Craig said...

I’ve posted plenty of studies that demonstrate that monogamous gay relationships are in a distinct minority. As well as volumes of gay activists trying to define monogamy as some version of “only one sex partner at a time”.

Unfortunately I’m way to busy to post the things I’d like to. But, I think the case that a Jew talking about “sexual immorality” would immediately think of Lev 18, is very compelling. I also am really working through the fact that Jesus frequently and repeatedly referred to the “scriptures” (the OT) as sufficient to know enough about Him to lead to an accurate understanding of Him and His reason for coming to earth. Which leads me to wonder if the argument for the authority of scripture really rests on the OT. It seems as if one frequent argument is that the NT writers didn’t believe they were writing scripture (I think there’s ample evidence otherwise), which makes the NT somehow less authoritative. Trying to think through the implications, especially for the “red letter only” folk.

I’m increasingly realizing, and this interchange makes clear, that the battle is over scripture and how much autonomy individuals have in interpretation.

Craig said...

What’s interesting is where he condescendingly admits that it’s just possible that there might have been some “sexual immorality” or “perversion”, but there’s no possible way to conclude that homosexuality would have been included in that term.

Stan said...

I agree. It is increasingly clear that it is not a question of what's true or not, but a question of the authority and reliability of Scripture. Yes, their autonomy to interpret ... or to discard, with, I think, a growing emphasis on discard.

That's why it's so odd when people throw Scripture at us to say, "See? You're beliefs are wrong" as if Scripture is authoritative and then, when you offer biblical rebuttal, it's, "Well you can't trust that; it's the Bible." Or the other version I've seen lately. "It doesn't say that." "You mean it doesn't use those very words?" "Yes." "Because it clearly means that." "Well, it doesn't say it, so it can't mean it." Like "The Bible never uses the word, 'Trinity', so it's not true." Or "Jesus never said the words, 'I am God', so He isn't." (I've actually heard both of those arguments in the last week.) Or "Just because it says 'strange flesh' and we find that same kind of text in other passages on same-sex behavior and never meaning anything different is no reason to think that's what it means. Why? Because I won't allow it."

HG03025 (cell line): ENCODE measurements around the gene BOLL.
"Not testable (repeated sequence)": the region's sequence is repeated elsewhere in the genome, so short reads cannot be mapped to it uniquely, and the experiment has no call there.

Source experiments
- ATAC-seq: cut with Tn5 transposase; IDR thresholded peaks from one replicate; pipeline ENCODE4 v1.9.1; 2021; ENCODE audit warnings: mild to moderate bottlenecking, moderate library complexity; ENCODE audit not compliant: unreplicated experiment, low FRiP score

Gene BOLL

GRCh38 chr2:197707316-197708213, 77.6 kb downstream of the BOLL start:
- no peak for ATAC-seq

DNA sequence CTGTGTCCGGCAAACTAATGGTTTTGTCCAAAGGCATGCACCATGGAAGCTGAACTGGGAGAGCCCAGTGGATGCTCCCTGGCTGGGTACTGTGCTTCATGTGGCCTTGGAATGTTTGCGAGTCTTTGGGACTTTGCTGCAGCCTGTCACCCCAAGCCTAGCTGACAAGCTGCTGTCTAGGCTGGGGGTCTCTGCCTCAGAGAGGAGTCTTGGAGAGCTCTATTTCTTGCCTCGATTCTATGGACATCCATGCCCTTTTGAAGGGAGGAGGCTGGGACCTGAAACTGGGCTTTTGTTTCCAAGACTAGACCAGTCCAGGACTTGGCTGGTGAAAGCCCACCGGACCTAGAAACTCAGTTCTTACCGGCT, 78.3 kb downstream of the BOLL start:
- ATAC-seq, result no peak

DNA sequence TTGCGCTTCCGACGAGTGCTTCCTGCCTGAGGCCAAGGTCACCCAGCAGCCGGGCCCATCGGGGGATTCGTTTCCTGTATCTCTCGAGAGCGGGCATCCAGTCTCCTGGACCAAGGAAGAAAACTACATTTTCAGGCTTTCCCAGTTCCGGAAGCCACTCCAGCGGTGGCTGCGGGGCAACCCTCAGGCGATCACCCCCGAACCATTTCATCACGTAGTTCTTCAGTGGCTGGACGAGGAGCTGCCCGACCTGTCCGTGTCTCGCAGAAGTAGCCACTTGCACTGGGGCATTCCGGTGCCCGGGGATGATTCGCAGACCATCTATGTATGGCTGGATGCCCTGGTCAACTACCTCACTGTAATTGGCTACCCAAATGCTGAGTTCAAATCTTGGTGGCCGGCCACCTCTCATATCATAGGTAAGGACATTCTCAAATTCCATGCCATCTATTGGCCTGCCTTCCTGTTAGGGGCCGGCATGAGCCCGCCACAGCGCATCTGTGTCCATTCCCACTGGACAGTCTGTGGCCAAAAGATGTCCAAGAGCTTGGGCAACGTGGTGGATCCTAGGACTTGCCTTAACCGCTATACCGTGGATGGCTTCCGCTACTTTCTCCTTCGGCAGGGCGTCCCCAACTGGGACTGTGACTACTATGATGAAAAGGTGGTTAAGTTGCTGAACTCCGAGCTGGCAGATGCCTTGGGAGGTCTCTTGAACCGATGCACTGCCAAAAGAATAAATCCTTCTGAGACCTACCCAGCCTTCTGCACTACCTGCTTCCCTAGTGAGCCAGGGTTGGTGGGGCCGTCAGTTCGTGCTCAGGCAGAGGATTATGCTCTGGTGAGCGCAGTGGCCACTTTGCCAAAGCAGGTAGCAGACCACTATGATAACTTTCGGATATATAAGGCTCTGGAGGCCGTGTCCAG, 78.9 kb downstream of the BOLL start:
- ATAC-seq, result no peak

Craig said...

I agree, now that the concept of objective truth has been all but banished from public discourse, the next logical step is to question the authority of Scripture. Call what I see more and more frequently is people who did not pay the authority of scripture then pull out a phrase, or a verse and act as if that verse or phrase must be interpreted in whatever particular manner they believe it should be. All the while, not treating the remainder of the passage the same way.

This has been demonstrated in one of Dan‘s recent posts where he latched on to one particular point out of a long list of similar points and argued that that particular point must be given some degree of authority. While refusing to allow that the text immediately before and after his cherry picked verse held the same authority.


Craig said...

I’m curious, if someone is inhospitable at their blog or social media, engaging in vulgar, expletive laden rants and falsehoods, does that mean they’re in the same boat as the folk from Sodom?

Marshal Art said...